My hope is that someone will commission a fabulous installation that is a non-knock off to replace this cartoonish trash and stir excitement amongst people who don't want our waterfront looking like a childish playground for tourists to come and laugh at.

I have no ties to this other than being a resident of downtown, but I am mad as hell at the port commission right now.

If these pompous morons think this campy monstrosity is so 'magical', why don't they do 6 month rotations displaying it in their own yards.

I will do whatever I can do as a private citizen to make sure this thing is removed.

If anyone has any suggestions or if any groups opposed to this statue have formed, please let me know, I will help.

( | suggest removal )

Avatar for user 'Peking_Duck_SD'

Peking_Duck_SD | March 16, 2012 at 11:47 a.m. ― 5 years ago

San Diego County is the Alabama of California.

When real art like the Surfing Madonna is created, officials force it to be removed, but when a knock-off cartoon figure that other cities have rejected reaches the end of its loan, rabid dots at the port commission want to make it permanent.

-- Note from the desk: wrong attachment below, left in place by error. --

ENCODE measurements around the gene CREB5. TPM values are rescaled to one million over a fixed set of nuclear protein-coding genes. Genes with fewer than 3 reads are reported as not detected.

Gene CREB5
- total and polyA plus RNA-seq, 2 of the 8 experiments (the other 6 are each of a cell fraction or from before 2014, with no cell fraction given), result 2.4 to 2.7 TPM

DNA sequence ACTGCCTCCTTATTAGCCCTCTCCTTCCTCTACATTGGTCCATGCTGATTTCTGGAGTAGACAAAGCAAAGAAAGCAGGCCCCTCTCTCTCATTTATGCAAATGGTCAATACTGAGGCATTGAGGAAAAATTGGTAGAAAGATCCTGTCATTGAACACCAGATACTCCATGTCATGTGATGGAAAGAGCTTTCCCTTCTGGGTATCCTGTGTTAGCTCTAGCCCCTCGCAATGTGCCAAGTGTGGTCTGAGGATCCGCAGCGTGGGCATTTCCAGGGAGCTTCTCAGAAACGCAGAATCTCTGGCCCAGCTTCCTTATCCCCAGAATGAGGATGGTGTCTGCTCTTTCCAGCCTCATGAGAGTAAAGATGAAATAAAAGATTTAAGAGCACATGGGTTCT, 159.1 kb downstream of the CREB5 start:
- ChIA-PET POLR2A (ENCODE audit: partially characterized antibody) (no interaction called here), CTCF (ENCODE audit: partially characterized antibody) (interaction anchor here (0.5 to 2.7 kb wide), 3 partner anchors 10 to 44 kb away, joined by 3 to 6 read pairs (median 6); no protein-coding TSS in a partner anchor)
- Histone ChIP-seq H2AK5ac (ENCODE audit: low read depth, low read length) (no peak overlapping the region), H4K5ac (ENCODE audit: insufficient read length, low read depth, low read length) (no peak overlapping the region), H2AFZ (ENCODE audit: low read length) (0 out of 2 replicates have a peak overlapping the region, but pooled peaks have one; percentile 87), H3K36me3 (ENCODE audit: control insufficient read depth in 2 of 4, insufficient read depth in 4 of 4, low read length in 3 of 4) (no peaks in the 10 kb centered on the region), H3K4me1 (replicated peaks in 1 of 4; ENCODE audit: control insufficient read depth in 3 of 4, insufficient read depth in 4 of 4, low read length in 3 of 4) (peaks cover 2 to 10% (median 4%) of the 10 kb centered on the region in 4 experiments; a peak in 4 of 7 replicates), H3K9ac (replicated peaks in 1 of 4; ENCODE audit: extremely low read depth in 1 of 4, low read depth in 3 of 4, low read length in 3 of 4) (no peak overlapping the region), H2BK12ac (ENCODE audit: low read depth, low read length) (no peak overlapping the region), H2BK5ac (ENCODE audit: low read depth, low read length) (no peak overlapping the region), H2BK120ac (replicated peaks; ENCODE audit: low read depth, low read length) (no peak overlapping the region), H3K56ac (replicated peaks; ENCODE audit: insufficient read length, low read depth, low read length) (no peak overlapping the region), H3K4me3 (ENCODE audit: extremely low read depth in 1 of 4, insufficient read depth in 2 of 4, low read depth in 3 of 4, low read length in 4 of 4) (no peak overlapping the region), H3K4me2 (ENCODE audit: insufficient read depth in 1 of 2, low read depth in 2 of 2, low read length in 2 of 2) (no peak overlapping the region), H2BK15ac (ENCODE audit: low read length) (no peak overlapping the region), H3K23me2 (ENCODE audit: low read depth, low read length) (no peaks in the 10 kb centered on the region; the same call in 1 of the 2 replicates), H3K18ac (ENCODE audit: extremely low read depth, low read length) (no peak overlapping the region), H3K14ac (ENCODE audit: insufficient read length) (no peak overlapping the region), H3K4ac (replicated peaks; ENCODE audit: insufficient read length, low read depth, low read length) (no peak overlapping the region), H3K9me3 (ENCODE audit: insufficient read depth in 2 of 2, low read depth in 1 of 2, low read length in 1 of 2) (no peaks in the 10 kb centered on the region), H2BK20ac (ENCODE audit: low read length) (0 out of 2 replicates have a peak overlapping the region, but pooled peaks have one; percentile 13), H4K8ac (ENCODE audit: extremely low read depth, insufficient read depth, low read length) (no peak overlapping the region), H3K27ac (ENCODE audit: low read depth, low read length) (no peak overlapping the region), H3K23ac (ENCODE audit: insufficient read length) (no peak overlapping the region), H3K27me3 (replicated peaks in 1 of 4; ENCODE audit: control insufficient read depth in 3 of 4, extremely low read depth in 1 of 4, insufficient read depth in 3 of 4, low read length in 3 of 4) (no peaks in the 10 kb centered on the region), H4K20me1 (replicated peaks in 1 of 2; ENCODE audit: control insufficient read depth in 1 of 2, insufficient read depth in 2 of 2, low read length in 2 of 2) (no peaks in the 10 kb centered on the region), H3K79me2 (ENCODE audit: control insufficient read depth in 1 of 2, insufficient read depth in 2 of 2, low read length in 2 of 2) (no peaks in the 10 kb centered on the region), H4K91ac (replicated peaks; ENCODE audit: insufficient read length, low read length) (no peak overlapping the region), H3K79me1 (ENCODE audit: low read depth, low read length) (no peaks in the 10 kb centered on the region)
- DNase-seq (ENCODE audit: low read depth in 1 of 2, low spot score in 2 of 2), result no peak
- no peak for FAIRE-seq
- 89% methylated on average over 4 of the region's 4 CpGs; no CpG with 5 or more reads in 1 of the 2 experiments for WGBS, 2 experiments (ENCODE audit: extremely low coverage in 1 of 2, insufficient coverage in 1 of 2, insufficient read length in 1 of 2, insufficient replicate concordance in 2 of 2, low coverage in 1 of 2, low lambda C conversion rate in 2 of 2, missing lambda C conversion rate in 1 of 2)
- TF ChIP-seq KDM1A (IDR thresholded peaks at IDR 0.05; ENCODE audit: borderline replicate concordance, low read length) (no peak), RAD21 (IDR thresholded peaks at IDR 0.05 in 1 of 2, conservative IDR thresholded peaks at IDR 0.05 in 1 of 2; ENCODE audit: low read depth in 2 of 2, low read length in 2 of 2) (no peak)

Absolutely foul.

( | suggest removal )

Avatar for user 'Peking_Duck_SD'

Peking_Duck_SD | March 16, 2012 at 11:48 a.m. ― 5 years ago

**rabid dolts, not dots*

( | suggest removal )

Avatar for user 'mapintar'

mapintar | March 16, 2012 at 12:45 p.m. ― 5 years ago

The article unfortunately fails to mention that two Port Commissioners, Scott Peters and Bob Nelson, voted against permanent placement of The Kiss statue. There stated reason is that the Port asked these volunteers for their expertise and thus, the Commission should honor it.

( | suggest removal )

Avatar for user 'gbenford'

gbenford | March 16, 2012 at 9:27 p.m. ― 5 years ago

Public art invites disagreement. Expect it.
I rather like the Kiss. It's far more memorable and enjoyable than another pseudo Hellenic statue.

( | suggest removal )

Avatar for user 'barbara777'

barbara777 | March 17, 2012 at 1:24 p.m. ― 5 years ago

I too love the Kiss - it is from a very famous photo taken years ago. So grateful that we may be able to keep it.

( | suggest removal )

Avatar for user 'DonWood'

DonWood | March 17, 2012 at 1:27 p.m. ― 5 years ago